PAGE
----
FAA approval brings drones closer to reality
Regulators have given the green light to a handful of researchers to begin testing the aircraft.
Jeff Bezos, CEO of Amazon.com (AMZN), revealed one of the company's most secret projects during a segment on CBS' "60 Minutes": un-manned drones used as delivery tools.
Many analysts and pundits immediately doubted the feasibility of Amazon utilizing a fleet of drones to deliver packages to customers. The biggest hurdle was the fact that the Federal Aviation Administration (FAA) does not permit private drones flying in the vast majority of U.S. airspace.
All of this is set to change.
According to The Wall Street Journal, aviation officials on Dec. 30 selected a handful of universities and state agencies to operate sites for drone testing.
The participants chosen include Texas A&M University, the commerce department of North Dakota, the state of Nevada, a public airport 250 miles north of New York City, the University of Alaska and a partnership between Virginia Tech and Rutgers University.
The first site is expected to begin operating within six months.
Research will be conducted to determine firstly if unmanned aircraft is safe. Tests will be conducted across various geographical areas, climates and types of airspace. The end goal is an eventual integration of commercial unmanned aircraft within the U.S. aviation system.
The FAA intends to pursue a "staged integration of unmanned aircraft," according to Michael Huerta, head of the FAA. The agency will "see where the research takes us."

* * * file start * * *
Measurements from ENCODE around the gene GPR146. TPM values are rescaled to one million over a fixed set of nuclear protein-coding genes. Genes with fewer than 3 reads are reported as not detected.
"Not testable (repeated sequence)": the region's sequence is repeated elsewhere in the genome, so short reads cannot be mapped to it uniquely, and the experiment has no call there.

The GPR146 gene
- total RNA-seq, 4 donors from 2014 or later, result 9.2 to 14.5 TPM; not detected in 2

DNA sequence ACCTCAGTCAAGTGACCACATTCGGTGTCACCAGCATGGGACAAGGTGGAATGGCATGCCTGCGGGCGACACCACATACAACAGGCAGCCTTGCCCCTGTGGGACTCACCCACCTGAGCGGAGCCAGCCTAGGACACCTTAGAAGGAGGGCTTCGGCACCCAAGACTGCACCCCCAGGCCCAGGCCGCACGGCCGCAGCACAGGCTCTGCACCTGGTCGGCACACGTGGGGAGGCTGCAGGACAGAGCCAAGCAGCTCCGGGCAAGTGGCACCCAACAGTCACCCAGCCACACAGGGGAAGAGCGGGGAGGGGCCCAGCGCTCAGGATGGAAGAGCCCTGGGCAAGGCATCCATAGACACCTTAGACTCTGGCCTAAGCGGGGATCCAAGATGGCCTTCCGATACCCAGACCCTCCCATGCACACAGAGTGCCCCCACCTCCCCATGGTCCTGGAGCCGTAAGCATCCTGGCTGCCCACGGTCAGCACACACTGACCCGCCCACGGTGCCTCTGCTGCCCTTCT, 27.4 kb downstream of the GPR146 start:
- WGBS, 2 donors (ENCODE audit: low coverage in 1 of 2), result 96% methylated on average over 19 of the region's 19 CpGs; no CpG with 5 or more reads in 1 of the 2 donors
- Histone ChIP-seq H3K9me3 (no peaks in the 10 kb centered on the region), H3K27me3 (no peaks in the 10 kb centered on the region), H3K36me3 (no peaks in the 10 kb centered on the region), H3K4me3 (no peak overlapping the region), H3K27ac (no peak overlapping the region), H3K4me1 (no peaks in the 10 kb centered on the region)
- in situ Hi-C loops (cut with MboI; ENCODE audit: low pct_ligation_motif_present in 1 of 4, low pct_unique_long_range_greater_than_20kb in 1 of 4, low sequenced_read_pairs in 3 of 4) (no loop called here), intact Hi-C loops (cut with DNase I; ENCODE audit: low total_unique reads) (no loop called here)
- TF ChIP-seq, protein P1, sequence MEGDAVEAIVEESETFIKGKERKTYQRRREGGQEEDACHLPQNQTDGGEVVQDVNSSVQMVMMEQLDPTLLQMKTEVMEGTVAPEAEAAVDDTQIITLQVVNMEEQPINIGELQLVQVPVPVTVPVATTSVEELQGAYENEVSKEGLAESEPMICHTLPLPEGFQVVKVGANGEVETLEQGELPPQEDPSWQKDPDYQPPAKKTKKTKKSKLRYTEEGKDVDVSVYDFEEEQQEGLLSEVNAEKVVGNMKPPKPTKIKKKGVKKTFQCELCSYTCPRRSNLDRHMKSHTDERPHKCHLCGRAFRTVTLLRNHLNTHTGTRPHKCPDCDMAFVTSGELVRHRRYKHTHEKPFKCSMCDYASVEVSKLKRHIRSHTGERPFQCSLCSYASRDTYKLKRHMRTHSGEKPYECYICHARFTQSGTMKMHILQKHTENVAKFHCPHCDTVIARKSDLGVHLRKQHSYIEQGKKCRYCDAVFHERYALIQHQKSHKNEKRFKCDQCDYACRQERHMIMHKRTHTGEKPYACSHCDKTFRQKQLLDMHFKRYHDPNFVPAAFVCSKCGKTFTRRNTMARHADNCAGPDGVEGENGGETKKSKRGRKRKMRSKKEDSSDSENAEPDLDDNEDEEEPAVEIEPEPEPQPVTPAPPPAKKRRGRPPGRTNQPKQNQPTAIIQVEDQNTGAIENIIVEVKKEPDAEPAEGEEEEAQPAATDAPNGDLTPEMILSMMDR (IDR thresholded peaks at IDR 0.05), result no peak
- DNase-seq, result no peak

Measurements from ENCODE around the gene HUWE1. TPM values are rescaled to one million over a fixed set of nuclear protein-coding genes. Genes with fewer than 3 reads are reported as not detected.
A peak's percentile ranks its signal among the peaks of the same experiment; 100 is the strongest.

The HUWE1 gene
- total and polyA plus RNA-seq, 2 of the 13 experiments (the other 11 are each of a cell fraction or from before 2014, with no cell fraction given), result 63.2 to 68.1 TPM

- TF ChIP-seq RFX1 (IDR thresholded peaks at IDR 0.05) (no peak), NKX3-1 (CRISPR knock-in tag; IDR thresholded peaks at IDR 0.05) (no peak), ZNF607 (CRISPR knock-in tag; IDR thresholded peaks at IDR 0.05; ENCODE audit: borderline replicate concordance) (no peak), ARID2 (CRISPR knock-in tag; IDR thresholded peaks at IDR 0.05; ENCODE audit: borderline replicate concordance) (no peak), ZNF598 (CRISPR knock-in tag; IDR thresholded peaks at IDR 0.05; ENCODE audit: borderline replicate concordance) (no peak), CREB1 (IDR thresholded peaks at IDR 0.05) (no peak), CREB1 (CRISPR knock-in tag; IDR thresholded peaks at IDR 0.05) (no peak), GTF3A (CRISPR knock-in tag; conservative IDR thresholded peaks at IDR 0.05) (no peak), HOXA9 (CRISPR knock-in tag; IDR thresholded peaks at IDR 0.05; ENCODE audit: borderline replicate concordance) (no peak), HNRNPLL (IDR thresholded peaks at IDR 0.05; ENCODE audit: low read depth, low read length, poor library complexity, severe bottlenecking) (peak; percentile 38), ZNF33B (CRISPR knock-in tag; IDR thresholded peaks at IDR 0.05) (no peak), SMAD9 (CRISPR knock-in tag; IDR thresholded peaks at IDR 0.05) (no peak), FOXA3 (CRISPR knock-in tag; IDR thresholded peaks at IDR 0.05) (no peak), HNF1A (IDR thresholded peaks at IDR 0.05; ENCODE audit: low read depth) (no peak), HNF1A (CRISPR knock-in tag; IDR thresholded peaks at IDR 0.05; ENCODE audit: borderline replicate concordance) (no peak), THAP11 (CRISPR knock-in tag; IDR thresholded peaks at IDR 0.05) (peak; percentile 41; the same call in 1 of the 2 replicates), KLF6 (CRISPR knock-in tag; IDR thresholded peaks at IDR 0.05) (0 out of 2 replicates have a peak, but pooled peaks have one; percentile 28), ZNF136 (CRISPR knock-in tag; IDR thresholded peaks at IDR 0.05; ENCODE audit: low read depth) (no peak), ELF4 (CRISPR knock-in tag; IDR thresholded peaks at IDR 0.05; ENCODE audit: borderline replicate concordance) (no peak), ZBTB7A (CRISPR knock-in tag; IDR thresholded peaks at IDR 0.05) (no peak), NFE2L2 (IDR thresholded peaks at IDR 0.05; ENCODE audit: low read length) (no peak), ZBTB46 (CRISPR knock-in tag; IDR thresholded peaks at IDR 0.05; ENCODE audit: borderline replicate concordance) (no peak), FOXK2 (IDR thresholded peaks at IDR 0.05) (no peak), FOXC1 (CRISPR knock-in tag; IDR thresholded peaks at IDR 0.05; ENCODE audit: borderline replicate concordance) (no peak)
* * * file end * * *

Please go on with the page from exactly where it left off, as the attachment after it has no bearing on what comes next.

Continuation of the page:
Amazon customers hoping to place an order and wait for a drone to land in their front yard will have to wait a few years.
Commercial drones are unlikely to be approved until 2020 or later. Full scale routine flights by tens of thousands of government and commercial drones aren't expected until at least 2025.
Read more from Benzinga
O Boy, this is gonna be fun! I went to Rutgers and my daughter went to Va Tech. Maybe we can catch a story on the testing.
Maybe when Amazon or Dominos delivers something I could catch my own drone. I bet they don't want people to do that, but I bet people will do it.
Airplanes fly over the house all day long, I wonder if they will deliver at my house?.
Copyright © 2014 Microsoft. All rights reserved.
What does the country have to do with the price-to-earnings ratio of the S&P industrials? From here on in, everything.
VIDEO ON MSN MONEY
Top Stocks provides analysis about the most noteworthy stocks in the market each day, combining some of the best content from around the MSN Money site and the rest of the Web.
Contributors include professional investors and journalists affiliated with MSN Money.
Follow us on Twitter @topstocksmsn.